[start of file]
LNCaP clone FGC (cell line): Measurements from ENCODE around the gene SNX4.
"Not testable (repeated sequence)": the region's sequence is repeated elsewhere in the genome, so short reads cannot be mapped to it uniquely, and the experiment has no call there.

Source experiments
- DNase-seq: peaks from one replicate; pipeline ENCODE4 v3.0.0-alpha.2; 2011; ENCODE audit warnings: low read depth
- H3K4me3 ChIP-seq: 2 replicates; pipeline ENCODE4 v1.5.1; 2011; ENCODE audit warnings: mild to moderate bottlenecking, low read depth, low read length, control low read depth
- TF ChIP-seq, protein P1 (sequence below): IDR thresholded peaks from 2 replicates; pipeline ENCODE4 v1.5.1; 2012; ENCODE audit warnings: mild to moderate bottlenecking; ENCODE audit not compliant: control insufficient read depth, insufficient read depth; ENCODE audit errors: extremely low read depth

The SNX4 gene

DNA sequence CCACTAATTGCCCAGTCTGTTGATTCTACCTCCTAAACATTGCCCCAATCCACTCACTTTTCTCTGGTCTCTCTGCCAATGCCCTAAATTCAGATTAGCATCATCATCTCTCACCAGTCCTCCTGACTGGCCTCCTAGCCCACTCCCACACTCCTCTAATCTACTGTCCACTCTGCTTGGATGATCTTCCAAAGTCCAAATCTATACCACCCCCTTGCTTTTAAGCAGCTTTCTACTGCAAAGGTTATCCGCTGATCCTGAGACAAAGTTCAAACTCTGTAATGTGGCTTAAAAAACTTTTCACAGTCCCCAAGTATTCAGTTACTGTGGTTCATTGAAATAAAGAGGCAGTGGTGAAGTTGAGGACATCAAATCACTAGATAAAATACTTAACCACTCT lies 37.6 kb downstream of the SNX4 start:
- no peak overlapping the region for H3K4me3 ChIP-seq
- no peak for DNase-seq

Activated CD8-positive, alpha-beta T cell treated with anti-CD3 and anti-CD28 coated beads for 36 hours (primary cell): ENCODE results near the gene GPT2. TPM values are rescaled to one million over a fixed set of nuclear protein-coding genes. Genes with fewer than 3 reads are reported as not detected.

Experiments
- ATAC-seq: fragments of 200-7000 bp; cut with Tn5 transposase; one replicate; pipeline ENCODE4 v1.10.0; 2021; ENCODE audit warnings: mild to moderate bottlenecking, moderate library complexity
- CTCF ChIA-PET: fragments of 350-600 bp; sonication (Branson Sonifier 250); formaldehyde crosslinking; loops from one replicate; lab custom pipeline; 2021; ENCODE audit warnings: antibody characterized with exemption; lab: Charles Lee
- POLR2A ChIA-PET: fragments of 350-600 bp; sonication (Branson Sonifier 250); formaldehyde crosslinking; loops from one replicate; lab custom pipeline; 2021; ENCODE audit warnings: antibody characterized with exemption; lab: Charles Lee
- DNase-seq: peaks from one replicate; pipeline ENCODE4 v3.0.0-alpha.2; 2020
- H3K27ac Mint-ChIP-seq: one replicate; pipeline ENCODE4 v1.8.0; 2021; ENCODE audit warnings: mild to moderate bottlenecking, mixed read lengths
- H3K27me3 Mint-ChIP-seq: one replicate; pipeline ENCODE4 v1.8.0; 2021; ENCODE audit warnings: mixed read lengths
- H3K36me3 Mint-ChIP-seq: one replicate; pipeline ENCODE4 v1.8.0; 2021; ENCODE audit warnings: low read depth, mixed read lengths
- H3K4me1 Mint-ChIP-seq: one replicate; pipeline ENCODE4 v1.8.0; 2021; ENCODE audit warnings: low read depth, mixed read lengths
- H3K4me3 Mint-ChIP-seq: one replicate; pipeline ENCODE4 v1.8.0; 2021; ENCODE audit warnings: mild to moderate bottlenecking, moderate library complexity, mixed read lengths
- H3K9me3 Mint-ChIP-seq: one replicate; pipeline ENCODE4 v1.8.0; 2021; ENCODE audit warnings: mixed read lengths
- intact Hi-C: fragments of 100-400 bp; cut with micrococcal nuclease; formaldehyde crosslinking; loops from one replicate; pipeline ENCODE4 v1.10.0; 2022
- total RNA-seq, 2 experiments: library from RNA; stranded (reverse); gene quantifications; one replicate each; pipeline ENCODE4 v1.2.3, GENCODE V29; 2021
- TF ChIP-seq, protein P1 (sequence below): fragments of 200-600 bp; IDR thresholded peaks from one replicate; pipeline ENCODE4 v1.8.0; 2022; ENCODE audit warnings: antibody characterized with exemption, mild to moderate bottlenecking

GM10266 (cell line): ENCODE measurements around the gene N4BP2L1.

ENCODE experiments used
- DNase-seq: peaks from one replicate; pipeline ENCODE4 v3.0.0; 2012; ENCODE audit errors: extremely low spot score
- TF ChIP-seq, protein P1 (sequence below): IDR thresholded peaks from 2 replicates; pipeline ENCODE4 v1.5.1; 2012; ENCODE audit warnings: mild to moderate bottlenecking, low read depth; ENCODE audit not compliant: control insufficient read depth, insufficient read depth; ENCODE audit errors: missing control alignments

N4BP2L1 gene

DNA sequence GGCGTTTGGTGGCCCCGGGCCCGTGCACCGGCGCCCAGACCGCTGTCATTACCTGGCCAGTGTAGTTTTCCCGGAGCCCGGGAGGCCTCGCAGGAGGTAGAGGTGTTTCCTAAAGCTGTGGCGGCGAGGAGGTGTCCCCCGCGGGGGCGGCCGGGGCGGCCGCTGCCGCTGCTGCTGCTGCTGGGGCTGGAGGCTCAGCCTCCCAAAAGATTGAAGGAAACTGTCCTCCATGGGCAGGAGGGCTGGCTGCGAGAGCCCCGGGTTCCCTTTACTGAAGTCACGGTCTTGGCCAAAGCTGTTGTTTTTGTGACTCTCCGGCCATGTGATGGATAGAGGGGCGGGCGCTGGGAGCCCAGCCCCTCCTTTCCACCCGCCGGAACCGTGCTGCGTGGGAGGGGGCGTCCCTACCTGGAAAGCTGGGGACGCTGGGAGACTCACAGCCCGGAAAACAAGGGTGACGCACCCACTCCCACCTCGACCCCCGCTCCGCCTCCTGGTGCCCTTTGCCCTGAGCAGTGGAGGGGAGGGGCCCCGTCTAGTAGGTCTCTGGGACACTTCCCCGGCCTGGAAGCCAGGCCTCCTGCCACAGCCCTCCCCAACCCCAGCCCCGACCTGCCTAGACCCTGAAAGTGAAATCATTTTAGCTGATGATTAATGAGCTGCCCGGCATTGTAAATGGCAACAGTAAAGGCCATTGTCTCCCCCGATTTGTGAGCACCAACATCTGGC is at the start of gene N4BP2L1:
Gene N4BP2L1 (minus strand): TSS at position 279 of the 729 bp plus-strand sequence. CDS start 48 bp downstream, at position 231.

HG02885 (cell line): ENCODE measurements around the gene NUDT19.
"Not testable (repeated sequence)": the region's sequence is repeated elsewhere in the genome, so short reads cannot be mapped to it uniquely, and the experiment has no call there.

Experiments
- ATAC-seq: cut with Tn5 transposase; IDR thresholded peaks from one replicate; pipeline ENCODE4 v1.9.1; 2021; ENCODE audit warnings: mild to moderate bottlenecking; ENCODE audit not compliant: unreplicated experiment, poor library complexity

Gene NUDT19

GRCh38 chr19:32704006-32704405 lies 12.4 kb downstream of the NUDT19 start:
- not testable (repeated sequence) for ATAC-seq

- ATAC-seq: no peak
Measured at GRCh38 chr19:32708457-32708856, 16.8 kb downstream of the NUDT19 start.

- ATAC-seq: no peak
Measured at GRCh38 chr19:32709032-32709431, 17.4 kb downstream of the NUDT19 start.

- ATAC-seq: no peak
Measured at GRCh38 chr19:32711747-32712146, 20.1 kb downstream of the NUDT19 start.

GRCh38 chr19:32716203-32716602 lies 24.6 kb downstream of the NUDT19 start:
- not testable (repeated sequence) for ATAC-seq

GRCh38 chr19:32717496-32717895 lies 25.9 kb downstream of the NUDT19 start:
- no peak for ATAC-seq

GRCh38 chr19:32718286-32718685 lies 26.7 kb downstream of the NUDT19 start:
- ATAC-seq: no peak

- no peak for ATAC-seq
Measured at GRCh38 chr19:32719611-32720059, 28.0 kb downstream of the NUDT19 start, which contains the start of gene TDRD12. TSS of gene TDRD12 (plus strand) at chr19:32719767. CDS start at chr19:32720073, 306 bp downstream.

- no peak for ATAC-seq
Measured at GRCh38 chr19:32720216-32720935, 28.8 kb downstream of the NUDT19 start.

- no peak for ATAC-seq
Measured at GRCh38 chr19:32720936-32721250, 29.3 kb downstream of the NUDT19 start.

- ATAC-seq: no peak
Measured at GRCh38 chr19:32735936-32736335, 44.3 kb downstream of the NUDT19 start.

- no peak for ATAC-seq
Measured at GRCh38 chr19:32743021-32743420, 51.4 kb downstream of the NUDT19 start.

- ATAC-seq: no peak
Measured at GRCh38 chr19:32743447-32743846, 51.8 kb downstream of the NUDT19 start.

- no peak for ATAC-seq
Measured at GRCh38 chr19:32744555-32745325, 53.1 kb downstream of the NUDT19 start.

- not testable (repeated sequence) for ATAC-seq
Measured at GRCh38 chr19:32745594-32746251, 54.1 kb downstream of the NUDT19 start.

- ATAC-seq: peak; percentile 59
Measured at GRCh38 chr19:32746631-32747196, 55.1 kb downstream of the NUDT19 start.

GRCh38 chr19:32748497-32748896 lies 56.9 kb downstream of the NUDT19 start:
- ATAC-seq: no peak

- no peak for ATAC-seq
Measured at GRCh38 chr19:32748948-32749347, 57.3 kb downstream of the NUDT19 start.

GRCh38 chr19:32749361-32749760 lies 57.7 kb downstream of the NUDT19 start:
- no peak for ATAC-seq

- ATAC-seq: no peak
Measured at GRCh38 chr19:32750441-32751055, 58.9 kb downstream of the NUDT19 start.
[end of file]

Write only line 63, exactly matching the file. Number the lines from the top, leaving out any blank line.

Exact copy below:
Measured at GRCh38 chr19:32743447-32743846, 51.8 kb downstream of the NUDT19 start.